Partner Communications Co. (PTNR), Israel’s second-largest mobile phone provider, is “doing all the right things” and can regain market share even after Hong Kong-based Hutchison Whampoa Ltd. (13) abandoned plans to become a stakeholder, Chief Financial Officer Ziv Leitman said.
“We don’t think they had a crystal ball to come in and turn around the company,” Leitman, the CFO of Rosh Ha’Ayin, Israel-based Partner said by phone yesterday. “We were not expecting a magician from Hong Kong to come and tell us how to manage the company. We are doing all the right things taking into account competition and regulations in the market.”
Units of Hutchison and the Li Ka-Shing Foundation Ltd. canceled a deal yesterday to acquire a majority stake in Scailex Corp., which owns 44.5 percent of Partner. The buyers terminated the agreement reached in June after they discovered “adverse findings” and a decline in Partner’s operations while reviewing the deal, Scailex said in a regulatory filing.
American depositary receipts of Partner, which have lost 56 percent this year as rising competition in the sector reduces revenue, rebounded yesterday, gaining 3.1 percent. The company was the lead gainer on the Bloomberg Israel-US Equity Index of the biggest New York-traded Israeli companies yesterday. The gauge dropped 0.3 percent to 84.
Partner’s shares gained 4.3 percent today, the most in a week, to 16.18 shekels, or the equivalent of $4.02, at the close in Tel Aviv. Israel’s TA-25 Index fell 0.3 percent, trimming its advance this year to 2.7 percent, compared with a 12 percent advance for the Standard & Poor’s 500 Index. The Bloomberg US- Israel index has increased 3.4 percent.
Re-Entry in Israel
“Investors think Hutchison may offer to buy a stake in Partner from bondholders or the public,” Ilanit Sherf, an analyst at Psagot Investment House Ltd. said today by phone. Sigalit Tamary, a spokeswoman for Hutchison in Israel, declined to comment.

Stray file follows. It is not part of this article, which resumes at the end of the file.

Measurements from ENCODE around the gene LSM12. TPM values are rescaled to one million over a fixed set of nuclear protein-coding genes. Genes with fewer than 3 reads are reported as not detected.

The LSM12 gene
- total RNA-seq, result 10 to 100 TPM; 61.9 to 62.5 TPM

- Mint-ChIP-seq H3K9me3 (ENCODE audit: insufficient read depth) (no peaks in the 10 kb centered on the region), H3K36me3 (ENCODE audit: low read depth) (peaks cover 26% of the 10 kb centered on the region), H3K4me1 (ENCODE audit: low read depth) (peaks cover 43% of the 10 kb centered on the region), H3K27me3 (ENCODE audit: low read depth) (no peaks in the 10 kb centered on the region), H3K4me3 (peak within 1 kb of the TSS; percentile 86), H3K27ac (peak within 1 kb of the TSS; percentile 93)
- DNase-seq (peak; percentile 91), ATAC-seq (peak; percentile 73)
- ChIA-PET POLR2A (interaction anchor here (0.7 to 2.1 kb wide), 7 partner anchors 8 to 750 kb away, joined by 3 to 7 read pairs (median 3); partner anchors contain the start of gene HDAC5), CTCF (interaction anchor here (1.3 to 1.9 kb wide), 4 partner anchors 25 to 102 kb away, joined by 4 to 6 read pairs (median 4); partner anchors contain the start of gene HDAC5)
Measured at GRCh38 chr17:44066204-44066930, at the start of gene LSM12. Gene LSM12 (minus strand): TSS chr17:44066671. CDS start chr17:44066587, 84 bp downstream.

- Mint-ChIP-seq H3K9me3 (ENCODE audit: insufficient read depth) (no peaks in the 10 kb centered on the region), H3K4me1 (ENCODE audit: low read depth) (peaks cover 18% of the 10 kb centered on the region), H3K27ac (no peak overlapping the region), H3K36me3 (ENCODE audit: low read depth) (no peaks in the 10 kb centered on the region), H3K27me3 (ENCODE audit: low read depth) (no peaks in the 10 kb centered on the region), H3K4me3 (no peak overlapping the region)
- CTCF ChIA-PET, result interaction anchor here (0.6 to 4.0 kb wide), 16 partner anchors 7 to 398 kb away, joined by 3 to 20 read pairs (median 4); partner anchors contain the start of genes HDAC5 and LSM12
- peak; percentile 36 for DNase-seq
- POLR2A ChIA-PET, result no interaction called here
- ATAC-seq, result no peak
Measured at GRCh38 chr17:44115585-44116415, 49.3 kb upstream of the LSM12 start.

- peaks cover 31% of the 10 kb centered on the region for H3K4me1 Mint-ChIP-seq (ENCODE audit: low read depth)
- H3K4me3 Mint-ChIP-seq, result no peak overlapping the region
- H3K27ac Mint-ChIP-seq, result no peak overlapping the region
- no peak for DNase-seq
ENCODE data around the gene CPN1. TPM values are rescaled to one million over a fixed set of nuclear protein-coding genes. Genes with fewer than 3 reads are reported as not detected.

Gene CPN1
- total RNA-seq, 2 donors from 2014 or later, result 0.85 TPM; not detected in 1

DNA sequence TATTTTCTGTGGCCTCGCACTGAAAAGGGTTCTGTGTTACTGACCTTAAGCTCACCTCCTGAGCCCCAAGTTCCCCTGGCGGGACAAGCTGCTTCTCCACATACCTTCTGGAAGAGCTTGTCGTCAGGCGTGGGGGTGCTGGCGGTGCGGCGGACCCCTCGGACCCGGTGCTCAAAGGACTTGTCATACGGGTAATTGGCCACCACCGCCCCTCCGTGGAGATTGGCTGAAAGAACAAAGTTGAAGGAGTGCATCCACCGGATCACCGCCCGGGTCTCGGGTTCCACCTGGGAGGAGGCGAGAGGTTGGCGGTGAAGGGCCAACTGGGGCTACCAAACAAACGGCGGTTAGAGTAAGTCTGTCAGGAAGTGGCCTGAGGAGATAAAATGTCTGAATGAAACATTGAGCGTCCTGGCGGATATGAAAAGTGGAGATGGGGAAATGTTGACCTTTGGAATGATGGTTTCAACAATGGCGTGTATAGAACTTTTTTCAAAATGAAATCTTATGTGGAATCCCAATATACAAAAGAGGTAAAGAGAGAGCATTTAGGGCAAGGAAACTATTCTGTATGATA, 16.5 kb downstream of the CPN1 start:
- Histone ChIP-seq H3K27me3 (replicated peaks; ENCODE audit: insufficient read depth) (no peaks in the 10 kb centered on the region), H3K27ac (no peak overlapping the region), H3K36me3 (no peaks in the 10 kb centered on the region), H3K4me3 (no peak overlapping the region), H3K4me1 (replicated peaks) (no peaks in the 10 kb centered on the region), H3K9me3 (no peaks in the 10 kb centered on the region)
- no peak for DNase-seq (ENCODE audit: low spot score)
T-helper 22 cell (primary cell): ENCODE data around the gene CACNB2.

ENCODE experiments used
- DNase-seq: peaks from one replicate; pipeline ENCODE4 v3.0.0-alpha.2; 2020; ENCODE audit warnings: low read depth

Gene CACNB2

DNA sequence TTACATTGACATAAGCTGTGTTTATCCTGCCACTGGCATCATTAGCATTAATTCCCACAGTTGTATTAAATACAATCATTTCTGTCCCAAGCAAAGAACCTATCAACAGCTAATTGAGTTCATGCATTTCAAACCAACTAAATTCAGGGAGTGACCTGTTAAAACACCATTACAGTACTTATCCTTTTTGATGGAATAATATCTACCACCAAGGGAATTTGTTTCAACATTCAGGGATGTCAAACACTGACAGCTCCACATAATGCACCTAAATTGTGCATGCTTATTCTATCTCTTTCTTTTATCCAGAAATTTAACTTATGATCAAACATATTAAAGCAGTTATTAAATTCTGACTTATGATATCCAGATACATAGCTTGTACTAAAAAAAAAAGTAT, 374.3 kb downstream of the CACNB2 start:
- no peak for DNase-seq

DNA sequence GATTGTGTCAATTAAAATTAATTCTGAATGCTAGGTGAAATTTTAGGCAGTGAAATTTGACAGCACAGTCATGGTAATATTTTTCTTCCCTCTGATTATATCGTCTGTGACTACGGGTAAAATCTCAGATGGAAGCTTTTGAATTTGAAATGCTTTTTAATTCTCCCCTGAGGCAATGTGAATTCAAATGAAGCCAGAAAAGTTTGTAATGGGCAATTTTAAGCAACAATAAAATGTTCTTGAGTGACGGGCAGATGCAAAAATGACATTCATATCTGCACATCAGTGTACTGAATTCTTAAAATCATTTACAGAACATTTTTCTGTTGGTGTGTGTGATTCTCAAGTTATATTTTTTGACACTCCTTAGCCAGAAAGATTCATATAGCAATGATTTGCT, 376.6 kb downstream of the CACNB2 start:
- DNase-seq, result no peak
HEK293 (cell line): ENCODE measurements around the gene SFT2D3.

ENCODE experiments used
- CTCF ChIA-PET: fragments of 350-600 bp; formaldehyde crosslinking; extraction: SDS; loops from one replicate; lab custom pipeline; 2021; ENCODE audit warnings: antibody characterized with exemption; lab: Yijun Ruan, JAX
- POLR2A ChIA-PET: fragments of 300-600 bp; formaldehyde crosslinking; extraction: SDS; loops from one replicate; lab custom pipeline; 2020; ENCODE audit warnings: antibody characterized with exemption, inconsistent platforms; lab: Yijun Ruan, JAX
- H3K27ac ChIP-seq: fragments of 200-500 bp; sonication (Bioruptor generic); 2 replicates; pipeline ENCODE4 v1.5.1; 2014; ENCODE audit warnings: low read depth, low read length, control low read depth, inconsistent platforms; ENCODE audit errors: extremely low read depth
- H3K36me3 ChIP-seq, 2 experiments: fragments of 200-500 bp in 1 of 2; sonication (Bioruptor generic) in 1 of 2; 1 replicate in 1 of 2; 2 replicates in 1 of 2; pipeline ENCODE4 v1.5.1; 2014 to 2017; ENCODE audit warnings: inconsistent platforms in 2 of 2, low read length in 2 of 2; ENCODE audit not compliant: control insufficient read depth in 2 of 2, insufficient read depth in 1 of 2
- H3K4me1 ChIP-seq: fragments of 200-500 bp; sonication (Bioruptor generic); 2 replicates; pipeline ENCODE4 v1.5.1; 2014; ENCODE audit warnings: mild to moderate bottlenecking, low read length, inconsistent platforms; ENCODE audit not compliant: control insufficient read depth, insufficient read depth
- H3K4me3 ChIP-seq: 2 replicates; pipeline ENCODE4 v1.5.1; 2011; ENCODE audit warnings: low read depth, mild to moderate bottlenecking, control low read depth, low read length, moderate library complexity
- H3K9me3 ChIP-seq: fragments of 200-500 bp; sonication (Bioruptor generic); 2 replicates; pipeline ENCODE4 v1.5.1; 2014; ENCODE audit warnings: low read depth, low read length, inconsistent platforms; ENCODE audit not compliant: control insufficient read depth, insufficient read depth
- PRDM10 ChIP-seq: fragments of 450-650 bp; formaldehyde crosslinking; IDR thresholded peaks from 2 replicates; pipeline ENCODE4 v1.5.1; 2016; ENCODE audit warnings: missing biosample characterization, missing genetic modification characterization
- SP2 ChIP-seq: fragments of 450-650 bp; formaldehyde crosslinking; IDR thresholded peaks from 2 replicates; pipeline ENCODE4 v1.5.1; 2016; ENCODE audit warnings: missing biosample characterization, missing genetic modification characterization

Billionaire Li Ka-Shing’s biggest company was set to enter the Israeli telecommunications market again after its unit sold a 51 percent stake in Partner to Scailex, the investment firm owned by entrepreneur Ilan Ben Dov, for $1.4 billion in 2009.
Partner has lost more than half its market value since the start of the year as the Israeli government boosted competition in the industry and reduced costs for customers. The country’s three biggest telecommunications operators are the worst performers on the TA-25 Index in 2012.
“When outlook and market prices reflect such a negative scenario, how do you quantify another piece of bad news,” Gil Dattner, an analyst at Bank Leumi Le-Israel Ltd., said by phone from Tel Aviv. “There’s a hurricane going on outside, and this is just another rain. It’s not good, but not the top concern for everyone right now.”
Partner reported second-quarter net income of 120 million shekels, or $30 million, on Aug. 14, a 41 percent drop from the same period last year. There was no change in average revenue per user of 101 shekels, or $25.16, from the previous quarter, it said in the statement.
“Partner’s shares are in line with the telecom industry in Israel unfortunately,” Leitman said. “Our results were pretty good taking into account the circumstances.”
New York shares of Partner increased to $3.93 yesterday, after a 5 percent decline on Aug. 20 on speculation the deal would be terminated. The stock slipped to a nine-year low of $3.12 on July 24.
Israel, whose population of 7.8 million is similar in size to Switzerland’s, has about 60 companies traded on the Nasdaq stock market, the most of any country outside the U.S. after China. The nation is also home to more startup companies per capita than the U.S.
The Israel shares of Cellcom Israel Ltd. (CEL), the nation’s largest mobile-phone operator, retreated 2.3 percent to 28 shekels, or $6.96. The Netanya, Israel-based company has tumbled 56 percent this year, the most on the TA-25 index.
Mellanox Technologies Ltd. (MLNX), the Israeli maker of technology used to transfer and store data, rose 0.7 percent to $114 yesterday, the highest since it was listed in February 2007. Its Tel Aviv shares fell 1.1 percent to 458.8 shekels, or $114.04, today.
To contact the editor responsible for this story: Tal Barak Harif at email@example.com